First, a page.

Bob Bicknell-Knight (b. Suffolk, UK) is a London-based artist, curator and writer working in installation, sculpture, video and digital media. Using found objects and tools made readily available by the Internet, as well as drawing from a unique sensibility influenced by participation in online communities and virtual games, Bicknell-Knight’s work explores the divergent methods by which consumer capitalist culture permeates both online and offline society. Utopian, dystopian, automation, surveillance and digitization of the self are some of the themes that arise through Bicknell-Knight’s critical examination of contemporary technologies.
Bicknell-Knight is also the founder and director of isthisit?, a platform for contemporary art, exhibiting over 800 artists since its creation in May 2016. Online, it operates as a gallery producing monthly exhibitions showcasing emerging to mid-career artists, hosting a roster of guest curators experimenting with the medium of the internet to interrogate a variety of concepts. The website also hosts monthly residencies, where artists are given a web page to create new work that exists on the internet as a piece of net art. Offline, it has held exhibitions nationally and internationally and is the publisher of isthisit?, a book series released on a triannual basis.
Selected solo and duo exhibitions include Bit Rot at Broadway Gallery, Letchworth (2020), The Big Four, duo show with Rosa-Maria Nuutinen at Harlesden High Street, London (2019), Wellness, Ltd., duo show with Erin Mitchell at Galerie Manque, New York (2019), State of Affairs at Salon 75, Copenhagen (2019), CACOTOPIA 02 at Annka Kultys Gallery, London (2018), Sunrise Prelude at Dollspace, London (2017) and Are we there yet? at Chelsea College of Art, London (2017). Selected group exhibitions include They Live at Platform Southwark, London (2019), To cite a body at Sluice HQ, London (2019), GROUND ZERO EARTH at Alison Richard Building, Cambridge (2019), Inside Intel at Goldsmiths, University of London, London (2018), Total Power Exchange at Galerie Manque, New York (2018), Paper Cuts at Saatchi Gallery, London (2018), Terms and Conditions May Apply at Annka Kultys Gallery, London (2018), The Museum Has Abandoned Us at State of the Art, Berlin (2017) and The Choice of a New Generation at The Muse Gallery, London (2017).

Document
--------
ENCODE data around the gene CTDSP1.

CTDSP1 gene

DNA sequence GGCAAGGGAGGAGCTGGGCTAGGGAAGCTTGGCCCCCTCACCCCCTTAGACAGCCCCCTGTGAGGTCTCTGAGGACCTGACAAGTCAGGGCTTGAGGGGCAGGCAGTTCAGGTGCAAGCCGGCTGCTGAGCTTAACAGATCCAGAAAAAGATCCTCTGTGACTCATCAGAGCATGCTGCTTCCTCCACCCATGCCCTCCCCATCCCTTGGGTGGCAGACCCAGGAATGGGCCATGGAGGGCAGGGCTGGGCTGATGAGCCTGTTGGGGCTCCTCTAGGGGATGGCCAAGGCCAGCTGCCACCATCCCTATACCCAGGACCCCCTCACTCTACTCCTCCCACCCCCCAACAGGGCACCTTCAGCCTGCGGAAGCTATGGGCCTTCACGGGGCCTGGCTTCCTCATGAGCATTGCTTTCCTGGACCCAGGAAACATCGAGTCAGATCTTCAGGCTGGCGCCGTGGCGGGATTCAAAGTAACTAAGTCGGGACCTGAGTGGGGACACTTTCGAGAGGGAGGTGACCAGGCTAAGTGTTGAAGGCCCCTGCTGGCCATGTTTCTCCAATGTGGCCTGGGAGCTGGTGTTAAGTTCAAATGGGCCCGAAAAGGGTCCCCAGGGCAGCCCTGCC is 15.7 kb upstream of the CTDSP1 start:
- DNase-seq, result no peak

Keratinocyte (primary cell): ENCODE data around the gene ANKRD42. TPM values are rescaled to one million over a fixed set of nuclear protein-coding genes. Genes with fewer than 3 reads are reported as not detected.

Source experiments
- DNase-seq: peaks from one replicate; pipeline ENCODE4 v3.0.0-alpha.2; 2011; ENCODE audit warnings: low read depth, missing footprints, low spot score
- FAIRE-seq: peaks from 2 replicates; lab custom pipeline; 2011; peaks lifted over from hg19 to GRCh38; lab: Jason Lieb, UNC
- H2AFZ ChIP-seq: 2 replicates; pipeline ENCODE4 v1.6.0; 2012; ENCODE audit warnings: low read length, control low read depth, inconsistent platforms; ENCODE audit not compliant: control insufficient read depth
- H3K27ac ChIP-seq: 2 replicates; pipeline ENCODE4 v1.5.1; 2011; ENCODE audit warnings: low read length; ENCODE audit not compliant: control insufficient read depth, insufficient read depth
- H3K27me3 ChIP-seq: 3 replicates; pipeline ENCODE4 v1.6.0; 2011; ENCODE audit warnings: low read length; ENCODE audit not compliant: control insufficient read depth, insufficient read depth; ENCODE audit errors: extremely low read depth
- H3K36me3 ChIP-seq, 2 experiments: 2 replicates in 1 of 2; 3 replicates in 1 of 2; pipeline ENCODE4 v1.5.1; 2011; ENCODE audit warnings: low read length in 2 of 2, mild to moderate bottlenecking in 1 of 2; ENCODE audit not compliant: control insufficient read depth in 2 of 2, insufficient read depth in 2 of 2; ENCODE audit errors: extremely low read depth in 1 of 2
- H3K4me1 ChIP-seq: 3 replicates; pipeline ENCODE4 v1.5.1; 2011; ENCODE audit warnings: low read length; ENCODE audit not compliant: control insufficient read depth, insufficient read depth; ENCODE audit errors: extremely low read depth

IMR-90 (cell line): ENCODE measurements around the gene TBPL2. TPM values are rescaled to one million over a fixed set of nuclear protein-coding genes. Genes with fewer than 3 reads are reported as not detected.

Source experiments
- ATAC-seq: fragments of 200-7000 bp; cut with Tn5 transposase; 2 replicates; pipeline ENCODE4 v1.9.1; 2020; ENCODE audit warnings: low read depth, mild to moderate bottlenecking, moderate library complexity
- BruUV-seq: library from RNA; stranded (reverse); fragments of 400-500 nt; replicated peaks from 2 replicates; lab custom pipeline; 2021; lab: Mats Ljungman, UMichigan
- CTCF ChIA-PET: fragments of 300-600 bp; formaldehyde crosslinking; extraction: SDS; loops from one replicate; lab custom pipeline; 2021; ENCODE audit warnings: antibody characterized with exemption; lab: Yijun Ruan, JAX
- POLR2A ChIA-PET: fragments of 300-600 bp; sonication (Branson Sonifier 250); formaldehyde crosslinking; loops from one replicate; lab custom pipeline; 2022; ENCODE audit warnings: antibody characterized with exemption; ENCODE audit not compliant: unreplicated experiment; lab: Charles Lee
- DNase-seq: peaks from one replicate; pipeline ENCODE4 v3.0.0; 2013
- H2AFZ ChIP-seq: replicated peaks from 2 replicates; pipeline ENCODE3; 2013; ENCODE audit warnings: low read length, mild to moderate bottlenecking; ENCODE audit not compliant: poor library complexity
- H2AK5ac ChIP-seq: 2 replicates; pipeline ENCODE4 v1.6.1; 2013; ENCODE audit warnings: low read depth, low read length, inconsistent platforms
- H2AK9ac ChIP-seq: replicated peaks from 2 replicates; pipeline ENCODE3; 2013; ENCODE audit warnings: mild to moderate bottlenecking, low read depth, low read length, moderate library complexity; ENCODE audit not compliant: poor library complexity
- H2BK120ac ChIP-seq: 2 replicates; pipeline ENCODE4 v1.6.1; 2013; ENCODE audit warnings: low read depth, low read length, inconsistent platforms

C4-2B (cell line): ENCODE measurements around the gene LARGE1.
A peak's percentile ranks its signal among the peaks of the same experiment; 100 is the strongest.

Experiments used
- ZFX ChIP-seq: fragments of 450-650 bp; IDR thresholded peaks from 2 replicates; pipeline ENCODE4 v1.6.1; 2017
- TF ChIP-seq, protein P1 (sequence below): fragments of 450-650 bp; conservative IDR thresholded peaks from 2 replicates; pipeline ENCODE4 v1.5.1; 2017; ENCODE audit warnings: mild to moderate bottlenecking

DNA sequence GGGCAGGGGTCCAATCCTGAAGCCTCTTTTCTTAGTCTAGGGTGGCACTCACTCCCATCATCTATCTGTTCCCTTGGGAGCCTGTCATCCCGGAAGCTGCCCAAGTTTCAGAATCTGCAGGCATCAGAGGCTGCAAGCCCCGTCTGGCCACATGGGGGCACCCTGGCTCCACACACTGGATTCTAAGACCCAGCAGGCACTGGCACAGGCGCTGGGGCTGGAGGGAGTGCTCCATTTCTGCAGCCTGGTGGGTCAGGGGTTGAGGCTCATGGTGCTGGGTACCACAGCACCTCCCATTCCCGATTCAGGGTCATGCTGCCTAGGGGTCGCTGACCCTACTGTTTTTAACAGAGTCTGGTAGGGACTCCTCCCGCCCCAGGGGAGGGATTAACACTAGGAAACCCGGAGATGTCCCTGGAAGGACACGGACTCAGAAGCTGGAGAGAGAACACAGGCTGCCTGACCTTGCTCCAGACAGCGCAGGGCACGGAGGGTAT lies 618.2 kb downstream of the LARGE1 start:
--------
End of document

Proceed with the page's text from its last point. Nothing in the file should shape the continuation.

Bicknell-Knight has spoken on panel discussions and given artist talks at Tate Modern, London (2019), University of Cambridge, Cambridge (2019), Camberwell College of Arts, London (2019) and Goldsmiths, University of London, London (2018).
His work is held in private collections in London (UK), Suffolk (UK), Paris (FR), Netherlands (NL), ( Berlin (DE), Copenhagen (DK), New York (USA), Montreal (CA) Hong Kong (HK).
Title: Mark’s Fifth
In a series of works, Bob Bicknell-Knight portrays various tech billionaires as trophy hunters. Trophy hunting is the act of hunting of wild game for human recreation. The trophy is the animal or part of the animal kept, and usually displayed, to represent the success of the hunt. The game sought is typically a large or impressively ornamented male, such as one having large horns or antlers. At the end of a successful hunt, the hunter will usually pose next to the slain animal for a photograph, to be distributed to friends and family members.
The works were originally inspired by Mark Zuckerberg, the founder and CEO of Facebook, and a personal challenge he had set himself, to only eat meat he’d killed himself for a year. Zuckerberg had entered into the challenge in an effort to be more thankful for the food he has to eat. He felt it was irresponsible not to remember that the animals he ate used to be alive. In a 2019 interview with Rolling Stone, Twitter CEO Jack Dorsey stated that there was a year when Zuckerberg was only eating what he was killing and had a penchant for goat meat. Supposedly he would stun goats with a taser, cut their throat with a knife and have their bodies sent to a butcher to prepare. Being served goat for dinner whilst attending a dinner party at Zuckerberg’s house was Dorsey’s most memorable encounter with Zuckerberg. The original trophy hunter works, depicting Zuckerberg, imagining that he took this interest in animal killing further, becoming a trophy hunter.